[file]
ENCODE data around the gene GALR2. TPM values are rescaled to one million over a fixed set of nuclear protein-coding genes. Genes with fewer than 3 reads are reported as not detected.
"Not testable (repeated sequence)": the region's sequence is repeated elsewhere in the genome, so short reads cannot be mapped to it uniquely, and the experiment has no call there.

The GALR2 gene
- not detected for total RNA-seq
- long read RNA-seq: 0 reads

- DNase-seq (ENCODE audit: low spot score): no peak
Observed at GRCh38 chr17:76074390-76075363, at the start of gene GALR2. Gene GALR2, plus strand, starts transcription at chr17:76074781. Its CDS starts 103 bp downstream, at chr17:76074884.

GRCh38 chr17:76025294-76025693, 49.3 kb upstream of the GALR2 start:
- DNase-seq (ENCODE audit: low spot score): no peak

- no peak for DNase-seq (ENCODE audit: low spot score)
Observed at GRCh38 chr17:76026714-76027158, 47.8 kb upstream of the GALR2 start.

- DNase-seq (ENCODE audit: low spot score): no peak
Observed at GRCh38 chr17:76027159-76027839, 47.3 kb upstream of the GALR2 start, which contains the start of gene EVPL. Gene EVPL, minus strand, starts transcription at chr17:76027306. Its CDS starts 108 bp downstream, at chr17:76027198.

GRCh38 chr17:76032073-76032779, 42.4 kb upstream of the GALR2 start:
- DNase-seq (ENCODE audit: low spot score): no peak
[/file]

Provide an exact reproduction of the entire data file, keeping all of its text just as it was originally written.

ENCODE data around the gene GALR2. TPM values are rescaled to one million over a fixed set of nuclear protein-coding genes. Genes with fewer than 3 reads are reported as not detected.
"Not testable (repeated sequence)": the region's sequence is repeated elsewhere in the genome, so short reads cannot be mapped to it uniquely, and the experiment has no call there.

The GALR2 gene
- not detected for total RNA-seq
- long read RNA-seq: 0 reads

- DNase-seq (ENCODE audit: low spot score): no peak
Observed at GRCh38 chr17:76074390-76075363, at the start of gene GALR2. Gene GALR2, plus strand, starts transcription at chr17:76074781. Its CDS starts 103 bp downstream, at chr17:76074884.

GRCh38 chr17:76025294-76025693, 49.3 kb upstream of the GALR2 start:
- DNase-seq (ENCODE audit: low spot score): no peak

- no peak for DNase-seq (ENCODE audit: low spot score)
Observed at GRCh38 chr17:76026714-76027158, 47.8 kb upstream of the GALR2 start.

- DNase-seq (ENCODE audit: low spot score): no peak
Observed at GRCh38 chr17:76027159-76027839, 47.3 kb upstream of the GALR2 start, which contains the start of gene EVPL. Gene EVPL, minus strand, starts transcription at chr17:76027306. Its CDS starts 108 bp downstream, at chr17:76027198.

GRCh38 chr17:76032073-76032779, 42.4 kb upstream of the GALR2 start:
- DNase-seq (ENCODE audit: low spot score): no peak